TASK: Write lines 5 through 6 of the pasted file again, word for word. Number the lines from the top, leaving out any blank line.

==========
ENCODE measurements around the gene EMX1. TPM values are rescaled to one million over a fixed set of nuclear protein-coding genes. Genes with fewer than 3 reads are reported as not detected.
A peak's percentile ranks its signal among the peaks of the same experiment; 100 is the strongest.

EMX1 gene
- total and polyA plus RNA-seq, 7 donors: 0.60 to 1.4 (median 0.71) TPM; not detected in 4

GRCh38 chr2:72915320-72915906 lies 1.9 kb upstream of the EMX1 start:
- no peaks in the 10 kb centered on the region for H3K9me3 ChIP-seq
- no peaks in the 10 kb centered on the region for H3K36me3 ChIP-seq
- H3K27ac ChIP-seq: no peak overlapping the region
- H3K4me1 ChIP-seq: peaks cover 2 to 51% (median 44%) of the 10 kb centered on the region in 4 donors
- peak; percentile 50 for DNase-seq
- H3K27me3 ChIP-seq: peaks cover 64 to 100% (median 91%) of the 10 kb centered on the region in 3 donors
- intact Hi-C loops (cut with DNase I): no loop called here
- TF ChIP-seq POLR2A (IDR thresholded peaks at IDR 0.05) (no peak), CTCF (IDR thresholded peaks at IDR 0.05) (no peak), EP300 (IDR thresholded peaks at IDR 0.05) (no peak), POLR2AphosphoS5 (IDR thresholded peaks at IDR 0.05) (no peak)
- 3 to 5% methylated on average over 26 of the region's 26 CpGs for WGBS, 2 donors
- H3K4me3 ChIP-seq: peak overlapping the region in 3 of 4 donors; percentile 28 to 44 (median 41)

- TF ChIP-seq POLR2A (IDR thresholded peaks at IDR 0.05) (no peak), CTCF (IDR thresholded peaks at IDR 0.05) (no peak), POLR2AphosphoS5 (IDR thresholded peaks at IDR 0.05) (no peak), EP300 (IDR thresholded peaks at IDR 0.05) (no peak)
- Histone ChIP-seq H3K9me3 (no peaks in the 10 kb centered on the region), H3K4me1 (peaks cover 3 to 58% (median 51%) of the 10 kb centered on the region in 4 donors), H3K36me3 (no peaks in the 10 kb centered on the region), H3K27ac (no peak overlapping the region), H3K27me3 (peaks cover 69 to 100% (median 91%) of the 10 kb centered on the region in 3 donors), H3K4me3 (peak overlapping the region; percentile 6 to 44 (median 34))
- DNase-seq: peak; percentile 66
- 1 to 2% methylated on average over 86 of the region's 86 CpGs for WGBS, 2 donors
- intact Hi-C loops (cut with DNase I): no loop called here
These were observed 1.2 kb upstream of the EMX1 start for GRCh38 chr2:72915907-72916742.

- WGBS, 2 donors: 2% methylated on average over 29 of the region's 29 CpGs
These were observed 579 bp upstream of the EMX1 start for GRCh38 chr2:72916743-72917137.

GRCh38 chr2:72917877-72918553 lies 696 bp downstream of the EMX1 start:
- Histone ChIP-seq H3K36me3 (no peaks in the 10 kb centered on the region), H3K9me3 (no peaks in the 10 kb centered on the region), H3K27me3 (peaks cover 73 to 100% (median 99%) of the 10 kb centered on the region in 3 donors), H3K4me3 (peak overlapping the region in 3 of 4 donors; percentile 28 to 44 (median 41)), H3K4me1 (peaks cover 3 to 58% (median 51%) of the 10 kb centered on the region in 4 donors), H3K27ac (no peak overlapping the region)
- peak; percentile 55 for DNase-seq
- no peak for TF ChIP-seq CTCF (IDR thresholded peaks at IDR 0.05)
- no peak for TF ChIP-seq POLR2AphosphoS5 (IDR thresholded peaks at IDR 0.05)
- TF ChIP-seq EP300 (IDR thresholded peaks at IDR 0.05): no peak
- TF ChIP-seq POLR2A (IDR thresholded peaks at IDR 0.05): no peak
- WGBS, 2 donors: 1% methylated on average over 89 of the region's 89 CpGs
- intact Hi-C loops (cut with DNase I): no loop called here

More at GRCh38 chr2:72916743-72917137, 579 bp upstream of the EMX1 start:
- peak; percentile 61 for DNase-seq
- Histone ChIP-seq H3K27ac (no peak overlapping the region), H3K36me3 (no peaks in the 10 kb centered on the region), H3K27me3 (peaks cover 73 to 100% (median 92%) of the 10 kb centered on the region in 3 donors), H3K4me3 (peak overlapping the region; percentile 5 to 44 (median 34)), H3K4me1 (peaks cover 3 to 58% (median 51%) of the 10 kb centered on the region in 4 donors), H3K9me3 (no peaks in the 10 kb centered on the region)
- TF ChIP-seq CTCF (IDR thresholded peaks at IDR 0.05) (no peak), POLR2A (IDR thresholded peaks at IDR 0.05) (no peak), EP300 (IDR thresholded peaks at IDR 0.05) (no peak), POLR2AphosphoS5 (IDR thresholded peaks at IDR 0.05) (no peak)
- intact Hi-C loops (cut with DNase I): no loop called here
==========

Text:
GRCh38 chr2:72915320-72915906 lies 1.9 kb upstream of the EMX1 start:
- no peaks in the 10 kb centered on the region for H3K9me3 ChIP-seq